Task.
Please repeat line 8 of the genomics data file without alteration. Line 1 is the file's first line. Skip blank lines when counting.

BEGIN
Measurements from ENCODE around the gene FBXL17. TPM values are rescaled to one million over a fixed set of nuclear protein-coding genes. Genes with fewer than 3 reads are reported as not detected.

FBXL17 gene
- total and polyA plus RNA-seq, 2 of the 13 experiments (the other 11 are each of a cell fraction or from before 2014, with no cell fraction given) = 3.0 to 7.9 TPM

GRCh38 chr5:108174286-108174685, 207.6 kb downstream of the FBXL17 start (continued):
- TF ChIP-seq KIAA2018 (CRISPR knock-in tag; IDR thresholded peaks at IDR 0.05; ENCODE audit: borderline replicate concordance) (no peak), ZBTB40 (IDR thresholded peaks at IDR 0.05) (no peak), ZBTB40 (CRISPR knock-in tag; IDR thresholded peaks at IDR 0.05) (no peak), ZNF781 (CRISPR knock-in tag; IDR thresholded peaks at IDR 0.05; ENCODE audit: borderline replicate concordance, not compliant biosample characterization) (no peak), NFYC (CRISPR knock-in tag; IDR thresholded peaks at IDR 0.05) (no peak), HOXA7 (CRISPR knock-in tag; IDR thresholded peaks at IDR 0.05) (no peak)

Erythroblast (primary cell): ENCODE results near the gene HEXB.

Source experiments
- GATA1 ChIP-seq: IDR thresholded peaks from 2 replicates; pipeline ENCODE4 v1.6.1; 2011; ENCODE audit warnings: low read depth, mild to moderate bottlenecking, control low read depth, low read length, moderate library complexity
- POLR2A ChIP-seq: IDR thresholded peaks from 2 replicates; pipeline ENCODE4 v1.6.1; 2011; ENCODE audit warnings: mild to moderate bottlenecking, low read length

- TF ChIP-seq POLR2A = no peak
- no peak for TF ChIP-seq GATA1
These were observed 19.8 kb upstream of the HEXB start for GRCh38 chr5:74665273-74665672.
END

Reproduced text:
- GATA1 ChIP-seq: IDR thresholded peaks from 2 replicates; pipeline ENCODE4 v1.6.1; 2011; ENCODE audit warnings: low read depth, mild to moderate bottlenecking, control low read depth, low read length, moderate library complexity